His stomach rumbled, and he turned to leave. In the library, a study group swapped words in a foreign language. Cam passed the office where Coach P leaned back in his swivel chair when he wasn’t leading group. Cam edged up to the door and pressed his nose against the inset window. Coach P’s chair was upside-down on his desk so the janitor could mop the floor beneath. Near the wall, a tall and short shadow stood chest to chest. The tall one slapped the shorter one’s face. The tall one touched the shorter one’s cheek.

Cam knew who they were. He stepped back from the door. He ran past the history hall and the science corridor. He thought of calling his mom, or Tommy’s mom, even his dad, wherever he was. But Cam was through the double doors, chugging over the sidewalks. When he got home, he brushed his teeth. Later that evening, he practiced piano. He made a lot of mistakes. Every time he stopped practicing, in order to say something, his mom said, “What, honey?” and Cam said, “Nothing. I didn’t say anything.”

Then, his mom had to go to the restaurant to fill in for a no-show. Cam sat at the piano and didn’t move.

After that afternoon, Cam refused to leave Tommy’s side. He imagined he made Tommy invisible by standing near him, and it was true, more and more often, Coach P passed Tommy over and asked other boys to fetch the rabbits’ food, refresh the water, or clean the cages. In gym class, Tommy picked Cam first for Capture the Flag. They kicked soccer balls at recess, shared Hostess snack cakes at lunch. Up on Tommy’s roof, they talked about places they would go, people they would meet in the future. Sometimes they climbed up onto Tommy’s roof with handfuls of G.I. Joes in their pockets. They perched above the gutters and pitched these plastic soldiers at the windshields of passing cars.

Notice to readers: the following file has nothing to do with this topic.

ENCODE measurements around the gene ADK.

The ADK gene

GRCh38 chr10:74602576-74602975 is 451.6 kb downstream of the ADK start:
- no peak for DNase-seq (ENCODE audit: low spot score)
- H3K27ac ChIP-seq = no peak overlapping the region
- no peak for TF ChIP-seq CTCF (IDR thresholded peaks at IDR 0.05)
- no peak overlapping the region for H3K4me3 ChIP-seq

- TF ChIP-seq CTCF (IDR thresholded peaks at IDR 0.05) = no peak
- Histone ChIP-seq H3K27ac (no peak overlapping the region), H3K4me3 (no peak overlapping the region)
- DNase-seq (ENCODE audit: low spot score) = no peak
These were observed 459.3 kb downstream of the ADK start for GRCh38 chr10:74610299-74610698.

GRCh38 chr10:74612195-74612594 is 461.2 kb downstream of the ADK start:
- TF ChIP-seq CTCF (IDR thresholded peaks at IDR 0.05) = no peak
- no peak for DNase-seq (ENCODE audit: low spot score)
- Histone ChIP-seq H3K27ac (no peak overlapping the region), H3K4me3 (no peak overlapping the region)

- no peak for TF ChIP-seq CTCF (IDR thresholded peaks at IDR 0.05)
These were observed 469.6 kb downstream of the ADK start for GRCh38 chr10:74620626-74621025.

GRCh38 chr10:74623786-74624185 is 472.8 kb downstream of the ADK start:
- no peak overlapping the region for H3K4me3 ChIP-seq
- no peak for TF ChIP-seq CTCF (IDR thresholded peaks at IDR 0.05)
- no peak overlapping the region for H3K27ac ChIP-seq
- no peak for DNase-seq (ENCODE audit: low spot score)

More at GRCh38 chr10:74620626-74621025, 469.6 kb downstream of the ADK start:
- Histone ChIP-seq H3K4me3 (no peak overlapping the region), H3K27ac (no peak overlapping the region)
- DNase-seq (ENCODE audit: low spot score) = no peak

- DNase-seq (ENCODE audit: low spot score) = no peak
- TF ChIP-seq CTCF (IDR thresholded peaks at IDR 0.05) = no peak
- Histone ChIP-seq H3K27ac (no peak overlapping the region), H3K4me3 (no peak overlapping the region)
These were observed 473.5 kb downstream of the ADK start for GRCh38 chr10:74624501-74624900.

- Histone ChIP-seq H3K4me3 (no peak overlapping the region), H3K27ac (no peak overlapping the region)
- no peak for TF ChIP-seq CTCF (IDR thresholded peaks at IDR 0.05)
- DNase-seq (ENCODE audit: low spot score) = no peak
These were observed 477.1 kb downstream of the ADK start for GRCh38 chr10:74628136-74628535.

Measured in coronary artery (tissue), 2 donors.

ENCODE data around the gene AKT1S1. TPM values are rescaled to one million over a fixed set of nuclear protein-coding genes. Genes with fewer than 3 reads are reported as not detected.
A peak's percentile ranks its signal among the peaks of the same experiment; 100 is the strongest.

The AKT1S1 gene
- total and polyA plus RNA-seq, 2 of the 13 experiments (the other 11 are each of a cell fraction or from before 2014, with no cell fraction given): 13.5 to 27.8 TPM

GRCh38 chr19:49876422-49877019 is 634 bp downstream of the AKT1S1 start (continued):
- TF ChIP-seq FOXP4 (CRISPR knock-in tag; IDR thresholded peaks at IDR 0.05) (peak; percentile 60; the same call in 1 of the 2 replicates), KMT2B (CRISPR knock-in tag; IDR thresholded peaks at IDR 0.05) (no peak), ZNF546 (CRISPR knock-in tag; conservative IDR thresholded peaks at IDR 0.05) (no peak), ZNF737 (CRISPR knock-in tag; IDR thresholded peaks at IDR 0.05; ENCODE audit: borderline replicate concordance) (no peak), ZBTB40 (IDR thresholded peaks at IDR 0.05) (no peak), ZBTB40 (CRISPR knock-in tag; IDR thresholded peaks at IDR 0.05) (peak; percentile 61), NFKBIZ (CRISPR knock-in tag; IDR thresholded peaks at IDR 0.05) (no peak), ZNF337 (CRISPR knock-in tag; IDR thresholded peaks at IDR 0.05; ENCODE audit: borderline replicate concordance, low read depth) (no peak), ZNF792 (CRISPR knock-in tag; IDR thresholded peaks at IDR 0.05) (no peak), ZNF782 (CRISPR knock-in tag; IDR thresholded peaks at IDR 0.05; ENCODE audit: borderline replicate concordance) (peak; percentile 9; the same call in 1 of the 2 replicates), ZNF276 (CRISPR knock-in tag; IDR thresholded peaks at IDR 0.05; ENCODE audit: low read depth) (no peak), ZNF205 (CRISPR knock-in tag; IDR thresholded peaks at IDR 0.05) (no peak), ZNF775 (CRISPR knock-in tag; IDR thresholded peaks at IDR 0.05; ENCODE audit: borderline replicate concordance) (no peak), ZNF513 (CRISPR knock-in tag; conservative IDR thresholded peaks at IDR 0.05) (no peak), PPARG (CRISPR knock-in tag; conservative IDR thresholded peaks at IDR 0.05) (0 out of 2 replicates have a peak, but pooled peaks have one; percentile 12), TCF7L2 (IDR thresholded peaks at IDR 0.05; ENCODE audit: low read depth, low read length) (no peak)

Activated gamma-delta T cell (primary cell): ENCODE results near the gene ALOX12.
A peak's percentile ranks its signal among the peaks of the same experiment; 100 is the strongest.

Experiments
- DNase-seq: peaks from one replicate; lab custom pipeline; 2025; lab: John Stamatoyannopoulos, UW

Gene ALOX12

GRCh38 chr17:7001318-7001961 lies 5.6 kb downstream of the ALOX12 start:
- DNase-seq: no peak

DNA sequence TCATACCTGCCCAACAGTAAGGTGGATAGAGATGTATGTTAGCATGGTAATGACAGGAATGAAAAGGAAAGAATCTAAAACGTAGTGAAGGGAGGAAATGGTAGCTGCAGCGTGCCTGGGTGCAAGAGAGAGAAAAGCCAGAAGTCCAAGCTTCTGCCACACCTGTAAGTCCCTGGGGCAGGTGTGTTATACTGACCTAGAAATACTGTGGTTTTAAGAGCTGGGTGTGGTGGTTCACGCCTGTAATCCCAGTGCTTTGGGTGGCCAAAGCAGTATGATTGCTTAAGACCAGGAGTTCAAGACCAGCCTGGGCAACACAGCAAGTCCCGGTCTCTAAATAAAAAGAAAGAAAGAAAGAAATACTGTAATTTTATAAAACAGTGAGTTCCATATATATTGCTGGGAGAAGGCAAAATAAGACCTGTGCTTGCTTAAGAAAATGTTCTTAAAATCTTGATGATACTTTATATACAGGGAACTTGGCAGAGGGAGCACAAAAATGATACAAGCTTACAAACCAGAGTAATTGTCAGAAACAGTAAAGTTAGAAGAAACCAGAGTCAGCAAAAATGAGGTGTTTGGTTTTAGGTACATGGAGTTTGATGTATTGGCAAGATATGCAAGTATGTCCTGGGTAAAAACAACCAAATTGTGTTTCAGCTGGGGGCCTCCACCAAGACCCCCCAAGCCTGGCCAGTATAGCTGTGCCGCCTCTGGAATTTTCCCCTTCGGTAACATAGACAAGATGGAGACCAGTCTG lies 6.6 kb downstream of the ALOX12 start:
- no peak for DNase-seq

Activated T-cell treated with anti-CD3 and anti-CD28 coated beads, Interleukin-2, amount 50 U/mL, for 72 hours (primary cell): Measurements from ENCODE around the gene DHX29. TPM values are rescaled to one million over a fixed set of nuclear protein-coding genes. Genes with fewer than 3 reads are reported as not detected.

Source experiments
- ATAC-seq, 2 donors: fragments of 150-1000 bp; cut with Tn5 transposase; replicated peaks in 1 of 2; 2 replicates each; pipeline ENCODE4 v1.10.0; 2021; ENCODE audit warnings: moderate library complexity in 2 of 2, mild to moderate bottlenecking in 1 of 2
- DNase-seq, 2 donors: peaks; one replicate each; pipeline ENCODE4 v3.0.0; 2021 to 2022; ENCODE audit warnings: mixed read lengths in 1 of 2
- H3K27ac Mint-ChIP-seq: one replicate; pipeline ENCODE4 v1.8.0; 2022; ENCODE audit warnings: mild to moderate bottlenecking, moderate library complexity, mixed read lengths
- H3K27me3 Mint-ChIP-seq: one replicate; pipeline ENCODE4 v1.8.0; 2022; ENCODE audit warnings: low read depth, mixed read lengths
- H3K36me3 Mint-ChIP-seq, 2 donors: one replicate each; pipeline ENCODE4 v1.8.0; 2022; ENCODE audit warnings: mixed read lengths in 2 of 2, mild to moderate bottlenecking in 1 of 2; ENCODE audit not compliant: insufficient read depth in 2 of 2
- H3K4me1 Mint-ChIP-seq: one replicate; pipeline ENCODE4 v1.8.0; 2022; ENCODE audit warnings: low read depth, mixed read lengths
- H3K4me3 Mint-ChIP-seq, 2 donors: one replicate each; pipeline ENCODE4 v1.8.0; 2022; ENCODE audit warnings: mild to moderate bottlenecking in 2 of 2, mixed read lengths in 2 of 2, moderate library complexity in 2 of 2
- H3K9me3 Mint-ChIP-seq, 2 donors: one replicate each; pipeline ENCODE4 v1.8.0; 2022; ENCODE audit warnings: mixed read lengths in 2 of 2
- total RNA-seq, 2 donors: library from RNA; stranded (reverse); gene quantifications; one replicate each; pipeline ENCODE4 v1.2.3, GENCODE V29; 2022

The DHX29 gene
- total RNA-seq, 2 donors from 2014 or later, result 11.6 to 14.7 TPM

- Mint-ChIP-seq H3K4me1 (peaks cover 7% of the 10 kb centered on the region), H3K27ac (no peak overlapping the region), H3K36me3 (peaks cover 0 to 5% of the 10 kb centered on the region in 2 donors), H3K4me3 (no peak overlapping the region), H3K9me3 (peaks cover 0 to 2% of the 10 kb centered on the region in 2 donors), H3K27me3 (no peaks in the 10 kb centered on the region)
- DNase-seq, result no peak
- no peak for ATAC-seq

In June, Tommy brought Little Peaceful home to live in the hutch he’d built. Soon it was summer vacation. Cam and Tommy took over Tommy’s garage and spent three weeks building a raft to float down the Charles. They water-sealed boards, constructed a fence-post mast, sewed a drop-sheet sail. They tried to launch their vessel in the river, but the raft only floated for several seconds before sinking in the muck. It was the first summer of Cam’s life blessed with a best friend. Each week was a delirious mix of stolen cigarettes and prank calls, playing Ding Dong Ditch and racing from the doorbells they rang and the homeowners who emerged befuddled. Cam didn’t mention Coach P. He had trouble saying his name. Even Little Peaceful, who had seemed so important during those final months of school, remained out of sight in her cage, and Cam forgot she existed except for two or three times when they set her down in the shade amidst the dandelions and let her hop and sniff around.